You remember the words in Deuteronomy 8:2 - "Thou shalt remember all the way which the Lord thy God hath led thee these forty years in the wilderness, that he might humble thee, to prove thee, to know what was in thy heart, whether thou wouldest keep his commandments, or not." Our version does not convey the full meaning. The words as quoted might raise a question as to whether the Lord knows what is in our hearts without trying us out. We cannot have any doubts about that. No, the real meaning is this - "that he might make thee know what was in thy heart, whether thou wouldest keep his commandments or not." It was necessary for Israel to come to the place where they knew their own heart and repudiated what was contrary to the revealed will of God; and that was the battle of the forty years. The Lord had shown that His purpose for them was the promised land. They were discovering that in their hearts Egypt still had a place in opposition to the land; and the Lord was calling upon them to recognize what was in their hearts and to repudiate Egypt - repudiate it as much in the wilderness as they had repudiated it when they had fled from it. It is an inside thing. Until their hearts were wholly toward the land and for the land, the Lord could not get them into it. That is where Joshua and Caleb were - they wholly followed the Lord. Why did they go in when all the others of their generation failed? Because they had completely and finally and utterly slain Egypt, not objectively but subjectively, and embraced the land as God willed. These others were being tested, day after day, year after year, on that ground - 'Do you really mean that you want to follow the Lord? You say, Yes - but do you? Let us try it out!' The Lord was doing that, to make them know what was in their hearts.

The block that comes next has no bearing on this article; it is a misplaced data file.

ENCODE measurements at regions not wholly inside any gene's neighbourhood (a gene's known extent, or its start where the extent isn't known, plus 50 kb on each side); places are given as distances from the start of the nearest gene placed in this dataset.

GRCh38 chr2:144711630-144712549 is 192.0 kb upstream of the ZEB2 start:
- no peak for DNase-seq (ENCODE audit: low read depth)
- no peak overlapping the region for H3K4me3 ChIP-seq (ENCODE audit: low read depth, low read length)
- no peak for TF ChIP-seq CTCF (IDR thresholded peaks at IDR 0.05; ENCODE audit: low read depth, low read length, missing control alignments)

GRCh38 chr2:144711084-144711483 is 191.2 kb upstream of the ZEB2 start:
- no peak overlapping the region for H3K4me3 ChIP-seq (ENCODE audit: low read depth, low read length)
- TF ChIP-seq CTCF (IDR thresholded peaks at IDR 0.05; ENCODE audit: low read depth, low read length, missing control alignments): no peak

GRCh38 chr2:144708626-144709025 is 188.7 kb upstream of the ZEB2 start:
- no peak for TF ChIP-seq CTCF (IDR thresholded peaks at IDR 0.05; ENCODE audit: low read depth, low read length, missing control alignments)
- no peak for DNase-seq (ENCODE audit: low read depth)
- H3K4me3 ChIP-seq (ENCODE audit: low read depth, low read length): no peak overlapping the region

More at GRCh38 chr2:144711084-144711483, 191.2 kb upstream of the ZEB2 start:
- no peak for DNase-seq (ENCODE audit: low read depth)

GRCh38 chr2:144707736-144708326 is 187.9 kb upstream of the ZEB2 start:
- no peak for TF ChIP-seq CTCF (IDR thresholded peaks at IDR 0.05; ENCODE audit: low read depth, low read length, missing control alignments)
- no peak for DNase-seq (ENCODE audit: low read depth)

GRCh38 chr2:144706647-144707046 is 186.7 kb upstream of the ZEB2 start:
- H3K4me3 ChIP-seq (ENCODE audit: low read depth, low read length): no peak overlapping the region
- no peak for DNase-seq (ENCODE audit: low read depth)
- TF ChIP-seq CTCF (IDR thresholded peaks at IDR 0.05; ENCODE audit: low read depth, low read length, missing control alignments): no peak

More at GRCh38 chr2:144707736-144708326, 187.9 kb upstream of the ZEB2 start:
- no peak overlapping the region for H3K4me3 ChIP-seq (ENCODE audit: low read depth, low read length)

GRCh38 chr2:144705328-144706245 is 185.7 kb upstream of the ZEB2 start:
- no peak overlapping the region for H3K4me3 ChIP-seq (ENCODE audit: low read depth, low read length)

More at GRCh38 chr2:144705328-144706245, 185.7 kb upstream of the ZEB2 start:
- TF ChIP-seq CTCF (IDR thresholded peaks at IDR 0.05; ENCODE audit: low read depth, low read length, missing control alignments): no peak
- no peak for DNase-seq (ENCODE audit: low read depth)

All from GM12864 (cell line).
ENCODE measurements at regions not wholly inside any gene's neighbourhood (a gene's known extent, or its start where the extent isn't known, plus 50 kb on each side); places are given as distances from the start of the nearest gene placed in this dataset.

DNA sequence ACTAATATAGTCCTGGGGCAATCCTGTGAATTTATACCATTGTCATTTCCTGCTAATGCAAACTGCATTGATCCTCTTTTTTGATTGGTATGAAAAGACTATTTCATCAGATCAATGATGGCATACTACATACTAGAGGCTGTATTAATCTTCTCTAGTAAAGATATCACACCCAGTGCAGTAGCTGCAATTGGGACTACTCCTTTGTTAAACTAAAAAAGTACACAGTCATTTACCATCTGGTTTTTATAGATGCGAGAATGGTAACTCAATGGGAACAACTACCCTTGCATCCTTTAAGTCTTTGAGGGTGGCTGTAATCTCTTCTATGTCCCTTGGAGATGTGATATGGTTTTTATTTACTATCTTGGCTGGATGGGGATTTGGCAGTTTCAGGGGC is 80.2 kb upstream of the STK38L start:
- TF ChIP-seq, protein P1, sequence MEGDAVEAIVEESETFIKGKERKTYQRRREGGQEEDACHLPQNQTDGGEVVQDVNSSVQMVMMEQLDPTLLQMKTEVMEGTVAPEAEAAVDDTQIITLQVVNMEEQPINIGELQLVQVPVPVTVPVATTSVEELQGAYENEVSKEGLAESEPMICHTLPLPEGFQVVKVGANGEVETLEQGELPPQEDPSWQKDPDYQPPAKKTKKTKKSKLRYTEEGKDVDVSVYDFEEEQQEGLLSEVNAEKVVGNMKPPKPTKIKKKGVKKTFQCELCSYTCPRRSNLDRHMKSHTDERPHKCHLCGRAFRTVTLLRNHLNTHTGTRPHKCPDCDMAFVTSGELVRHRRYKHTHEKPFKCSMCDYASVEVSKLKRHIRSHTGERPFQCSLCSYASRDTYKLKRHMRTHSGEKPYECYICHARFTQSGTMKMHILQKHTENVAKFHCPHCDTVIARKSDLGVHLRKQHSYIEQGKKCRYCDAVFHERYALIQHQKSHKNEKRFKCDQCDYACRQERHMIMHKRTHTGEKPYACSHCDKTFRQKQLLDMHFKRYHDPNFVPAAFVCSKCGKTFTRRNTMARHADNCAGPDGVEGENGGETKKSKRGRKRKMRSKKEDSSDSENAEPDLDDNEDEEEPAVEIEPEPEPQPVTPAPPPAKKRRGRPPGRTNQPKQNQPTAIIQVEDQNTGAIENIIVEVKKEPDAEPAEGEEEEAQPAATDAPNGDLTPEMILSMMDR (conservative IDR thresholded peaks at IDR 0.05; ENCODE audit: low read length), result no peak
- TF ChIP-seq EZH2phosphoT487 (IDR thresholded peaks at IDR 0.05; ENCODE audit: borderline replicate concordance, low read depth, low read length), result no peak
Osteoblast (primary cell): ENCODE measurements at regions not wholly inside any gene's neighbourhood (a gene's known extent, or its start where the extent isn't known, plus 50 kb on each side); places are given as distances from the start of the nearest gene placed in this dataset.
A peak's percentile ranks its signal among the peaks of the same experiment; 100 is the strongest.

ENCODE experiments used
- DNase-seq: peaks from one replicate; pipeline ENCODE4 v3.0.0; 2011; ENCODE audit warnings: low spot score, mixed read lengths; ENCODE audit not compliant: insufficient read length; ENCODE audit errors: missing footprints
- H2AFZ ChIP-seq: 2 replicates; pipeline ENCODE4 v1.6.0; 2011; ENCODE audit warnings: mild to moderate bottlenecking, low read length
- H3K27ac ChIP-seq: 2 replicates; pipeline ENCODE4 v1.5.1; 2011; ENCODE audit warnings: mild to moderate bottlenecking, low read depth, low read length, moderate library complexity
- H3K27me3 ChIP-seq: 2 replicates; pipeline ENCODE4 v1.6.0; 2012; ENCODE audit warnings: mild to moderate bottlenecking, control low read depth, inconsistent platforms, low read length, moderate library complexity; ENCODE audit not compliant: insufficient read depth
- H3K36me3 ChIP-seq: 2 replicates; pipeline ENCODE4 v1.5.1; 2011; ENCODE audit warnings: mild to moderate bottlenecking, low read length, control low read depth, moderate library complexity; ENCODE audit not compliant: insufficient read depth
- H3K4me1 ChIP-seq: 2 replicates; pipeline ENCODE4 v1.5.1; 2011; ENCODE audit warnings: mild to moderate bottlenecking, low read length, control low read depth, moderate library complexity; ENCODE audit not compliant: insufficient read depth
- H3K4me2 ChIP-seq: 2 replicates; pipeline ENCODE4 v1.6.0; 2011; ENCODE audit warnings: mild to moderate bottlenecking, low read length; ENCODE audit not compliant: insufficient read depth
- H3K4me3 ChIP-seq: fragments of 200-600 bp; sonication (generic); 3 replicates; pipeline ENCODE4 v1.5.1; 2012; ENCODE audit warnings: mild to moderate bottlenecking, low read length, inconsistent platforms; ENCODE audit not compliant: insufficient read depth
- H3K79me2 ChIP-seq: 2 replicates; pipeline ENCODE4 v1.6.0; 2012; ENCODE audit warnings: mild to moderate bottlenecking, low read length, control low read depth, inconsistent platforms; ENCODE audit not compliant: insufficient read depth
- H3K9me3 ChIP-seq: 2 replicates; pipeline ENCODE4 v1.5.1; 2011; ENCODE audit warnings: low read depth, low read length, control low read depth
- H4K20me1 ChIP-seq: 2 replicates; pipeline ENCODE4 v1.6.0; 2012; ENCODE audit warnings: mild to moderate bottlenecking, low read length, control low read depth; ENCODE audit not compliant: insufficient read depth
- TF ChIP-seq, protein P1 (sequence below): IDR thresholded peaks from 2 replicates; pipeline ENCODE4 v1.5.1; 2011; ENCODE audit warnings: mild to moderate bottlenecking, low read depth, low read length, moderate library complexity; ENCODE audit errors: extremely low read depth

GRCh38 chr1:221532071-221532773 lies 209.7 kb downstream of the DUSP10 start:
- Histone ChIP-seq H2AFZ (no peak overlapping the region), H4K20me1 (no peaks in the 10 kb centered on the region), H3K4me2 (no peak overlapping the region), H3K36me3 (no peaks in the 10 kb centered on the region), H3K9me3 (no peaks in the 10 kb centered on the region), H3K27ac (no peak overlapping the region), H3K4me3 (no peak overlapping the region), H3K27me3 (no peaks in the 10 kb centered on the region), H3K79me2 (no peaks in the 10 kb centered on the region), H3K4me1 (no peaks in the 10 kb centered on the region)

I say, this kingdom of God within is very practical, explaining the Lord's dealings with us. When we recognize the laws and principles of that kingdom there must come the test, when we give up our Isaac, not because we know we are going to get him back again but knowing that perhaps the Lord will really require him of us and that he will not be given back to us. There is the battle and the victory. None of us has fully got there yet, and that is why the Kingdom has not fully come where we are concerned; but inasmuch as we triumph in that matter, the Kingdom is coming through - power and salvation are coming through; and also, I believe, rest for our own hearts' deliverance. The Lord show us the meaning of this word.